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Please begin with an informative title:

The Daily Bucket is a regular feature of the Backyard Science group, a place where everyone is welcome to note the observations you have made of the natural world around you. Insects, weather, fish, critters, birds and plants: all are worthy additions to the bucket. Ask questions if you have them and someone here may well have an answer.
Gooseville, WI

Plump white clumps sway between the purple and pink pastels of my August phlox garden. Sweet nectared blooms unwind from tight swirly buds to exude a heady perfume that hangs in the stillness or is carried away on the slightest brush of breeze.

The Ruby-throated Hummingbirds are drawn to this delight of flower power and so are the great pretenders, complete with fuzzy antennae, six pale yellow legs and long hollow feeding tube tongues. I forgot to mention the widely fanned tail that functions as a back-and-forth, up-and-down directional rudder.


Hummingbird Clearwing Moth
Hemaris thysbe

You must enter an Intro for your Diary Entry between 300 and 1150 characters long (that's approximately 50-175 words without any html or formatting markup).

Clearwing moths flit and dart from flower to flower in a suspended blur of motion in full daylight. My camera can't keep up. Most other moths prefer to fly under the cover of darkness and are drawn to my porch light at night.


In flight, their 2-inch wings beat a quiet hum if you listen.


In the caterpillar stage, it's plump and green and sports a perky horn on its rear end. In Wisconsin, it over-winters in a brown cocoon cushioned on the ground among scattered leaf litter.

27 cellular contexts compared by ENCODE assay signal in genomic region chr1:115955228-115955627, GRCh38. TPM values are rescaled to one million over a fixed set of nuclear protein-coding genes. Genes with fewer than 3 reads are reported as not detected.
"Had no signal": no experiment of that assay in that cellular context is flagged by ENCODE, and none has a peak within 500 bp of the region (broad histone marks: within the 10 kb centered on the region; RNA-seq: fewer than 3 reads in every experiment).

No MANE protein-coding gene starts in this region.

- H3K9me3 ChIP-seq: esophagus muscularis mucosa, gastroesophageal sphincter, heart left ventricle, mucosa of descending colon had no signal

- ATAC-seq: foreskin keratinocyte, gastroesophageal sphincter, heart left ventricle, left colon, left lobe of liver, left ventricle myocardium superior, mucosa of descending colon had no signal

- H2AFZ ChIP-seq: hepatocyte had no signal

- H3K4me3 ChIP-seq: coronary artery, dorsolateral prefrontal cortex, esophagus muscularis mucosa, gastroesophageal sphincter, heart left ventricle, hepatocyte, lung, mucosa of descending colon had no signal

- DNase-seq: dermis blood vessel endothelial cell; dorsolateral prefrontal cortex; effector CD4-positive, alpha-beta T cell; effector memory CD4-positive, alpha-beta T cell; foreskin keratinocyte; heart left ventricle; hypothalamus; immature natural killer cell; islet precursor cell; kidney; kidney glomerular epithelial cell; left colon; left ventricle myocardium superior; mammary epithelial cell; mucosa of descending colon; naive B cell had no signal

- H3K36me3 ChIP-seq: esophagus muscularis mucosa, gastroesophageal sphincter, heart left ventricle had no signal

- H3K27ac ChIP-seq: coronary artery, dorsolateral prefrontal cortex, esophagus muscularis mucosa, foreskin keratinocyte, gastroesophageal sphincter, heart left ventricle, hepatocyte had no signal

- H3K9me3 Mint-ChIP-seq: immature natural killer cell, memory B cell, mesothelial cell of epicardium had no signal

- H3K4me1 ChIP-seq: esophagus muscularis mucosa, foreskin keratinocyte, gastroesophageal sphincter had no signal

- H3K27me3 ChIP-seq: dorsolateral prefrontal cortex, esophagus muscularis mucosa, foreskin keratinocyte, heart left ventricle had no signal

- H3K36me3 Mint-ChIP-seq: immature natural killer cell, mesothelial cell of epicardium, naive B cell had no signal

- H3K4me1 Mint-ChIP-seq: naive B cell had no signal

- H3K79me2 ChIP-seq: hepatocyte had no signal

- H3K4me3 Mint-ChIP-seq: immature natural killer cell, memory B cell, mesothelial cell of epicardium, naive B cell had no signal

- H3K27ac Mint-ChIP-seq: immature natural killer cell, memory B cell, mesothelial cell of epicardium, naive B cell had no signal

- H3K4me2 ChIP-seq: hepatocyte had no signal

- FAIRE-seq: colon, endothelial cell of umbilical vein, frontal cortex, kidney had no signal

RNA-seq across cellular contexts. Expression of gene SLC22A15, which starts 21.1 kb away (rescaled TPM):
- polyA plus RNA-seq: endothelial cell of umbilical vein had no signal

Hummingbird Clearwing

In late spring it emerges from the forest floor as a fat, fuzzy adult with solid colored reddish-brown wings. During its first flight, the central wing scales drop off leaving clear wings framed in burgundy with veins of stained glass.


I watch in fascination as it uncurls the hollow proboscis tucked under its chin to probe the center sweetness of a flower. It flicks and hovers pausing for a second then moves on to the next nectar ladened bloom.


A garden laced with phlox, beebalm, honeysuckle or verbena will hopefully attract these delightful hummingbird pretenders to your backyard.

Next time your neighbor asks if you've seen the tiny hummingbird babies humming in the phlox patch, just smile and nod. It's totally OK to share this bucket about the great pretenders.


What's happening in your backyard? This bucket is now open for your thoughts and observations.



"Green Diary Rescue" is Back!

"Green Diary Rescue" will be posted every Saturday at 1:00 pm Pacific Time on the Daily Kos front page.  

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Originally posted to Backyard Science on Sat Aug 17, 2013 at 06:00 AM PDT.

Also republished by Badger State Progressive.

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